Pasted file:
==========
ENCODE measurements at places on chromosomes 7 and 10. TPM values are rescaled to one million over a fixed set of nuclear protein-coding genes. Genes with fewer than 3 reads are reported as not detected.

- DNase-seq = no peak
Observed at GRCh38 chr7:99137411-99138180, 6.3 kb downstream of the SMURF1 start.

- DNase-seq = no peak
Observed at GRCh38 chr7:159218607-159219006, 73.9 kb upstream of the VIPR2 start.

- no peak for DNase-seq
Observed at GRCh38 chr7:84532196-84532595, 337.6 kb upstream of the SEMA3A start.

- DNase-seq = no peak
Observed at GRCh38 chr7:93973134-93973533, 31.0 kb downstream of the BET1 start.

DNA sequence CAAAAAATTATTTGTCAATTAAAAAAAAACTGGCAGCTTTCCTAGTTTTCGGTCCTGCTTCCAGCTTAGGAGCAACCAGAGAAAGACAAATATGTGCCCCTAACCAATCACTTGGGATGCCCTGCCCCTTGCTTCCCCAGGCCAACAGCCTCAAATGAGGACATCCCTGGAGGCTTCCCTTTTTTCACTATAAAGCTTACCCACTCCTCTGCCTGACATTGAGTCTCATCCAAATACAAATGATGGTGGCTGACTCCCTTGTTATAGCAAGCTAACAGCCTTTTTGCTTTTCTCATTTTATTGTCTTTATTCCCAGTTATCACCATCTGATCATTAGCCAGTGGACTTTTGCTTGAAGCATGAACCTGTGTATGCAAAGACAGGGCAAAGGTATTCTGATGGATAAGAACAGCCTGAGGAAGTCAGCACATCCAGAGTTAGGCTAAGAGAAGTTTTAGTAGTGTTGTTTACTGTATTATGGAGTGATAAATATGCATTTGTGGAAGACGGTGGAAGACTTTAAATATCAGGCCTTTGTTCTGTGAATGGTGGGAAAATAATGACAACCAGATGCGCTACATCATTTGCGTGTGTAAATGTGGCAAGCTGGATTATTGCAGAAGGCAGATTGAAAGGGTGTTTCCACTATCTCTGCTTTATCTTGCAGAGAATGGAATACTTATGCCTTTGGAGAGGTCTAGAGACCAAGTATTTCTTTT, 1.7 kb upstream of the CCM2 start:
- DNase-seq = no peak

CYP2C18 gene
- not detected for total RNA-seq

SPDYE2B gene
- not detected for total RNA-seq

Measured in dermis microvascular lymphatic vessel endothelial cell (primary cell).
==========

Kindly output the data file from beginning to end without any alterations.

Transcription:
ENCODE measurements at places on chromosomes 7 and 10. TPM values are rescaled to one million over a fixed set of nuclear protein-coding genes. Genes with fewer than 3 reads are reported as not detected.

- DNase-seq = no peak
Observed at GRCh38 chr7:99137411-99138180, 6.3 kb downstream of the SMURF1 start.

- DNase-seq = no peak
Observed at GRCh38 chr7:159218607-159219006, 73.9 kb upstream of the VIPR2 start.

- no peak for DNase-seq
Observed at GRCh38 chr7:84532196-84532595, 337.6 kb upstream of the SEMA3A start.

- DNase-seq = no peak
Observed at GRCh38 chr7:93973134-93973533, 31.0 kb downstream of the BET1 start.

DNA sequence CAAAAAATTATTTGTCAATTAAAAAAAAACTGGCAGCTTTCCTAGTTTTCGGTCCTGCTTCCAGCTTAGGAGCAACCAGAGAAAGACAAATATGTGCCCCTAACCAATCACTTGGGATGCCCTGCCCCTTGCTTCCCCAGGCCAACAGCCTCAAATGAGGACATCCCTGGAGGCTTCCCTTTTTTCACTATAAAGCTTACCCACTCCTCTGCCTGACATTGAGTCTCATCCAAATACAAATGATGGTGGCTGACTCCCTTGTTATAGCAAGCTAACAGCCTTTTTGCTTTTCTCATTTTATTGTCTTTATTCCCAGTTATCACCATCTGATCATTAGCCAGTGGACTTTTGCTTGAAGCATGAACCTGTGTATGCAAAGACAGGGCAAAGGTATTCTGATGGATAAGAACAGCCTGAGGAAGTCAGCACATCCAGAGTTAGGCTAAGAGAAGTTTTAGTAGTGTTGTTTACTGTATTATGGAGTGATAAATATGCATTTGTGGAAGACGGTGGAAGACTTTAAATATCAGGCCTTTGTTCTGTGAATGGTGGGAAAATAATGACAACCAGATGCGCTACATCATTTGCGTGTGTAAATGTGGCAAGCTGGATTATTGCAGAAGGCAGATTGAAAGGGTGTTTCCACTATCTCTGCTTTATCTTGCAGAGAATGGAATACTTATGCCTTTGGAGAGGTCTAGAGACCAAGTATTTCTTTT, 1.7 kb upstream of the CCM2 start:
- DNase-seq = no peak

CYP2C18 gene
- not detected for total RNA-seq

SPDYE2B gene
- not detected for total RNA-seq

Measured in dermis microvascular lymphatic vessel endothelial cell (primary cell).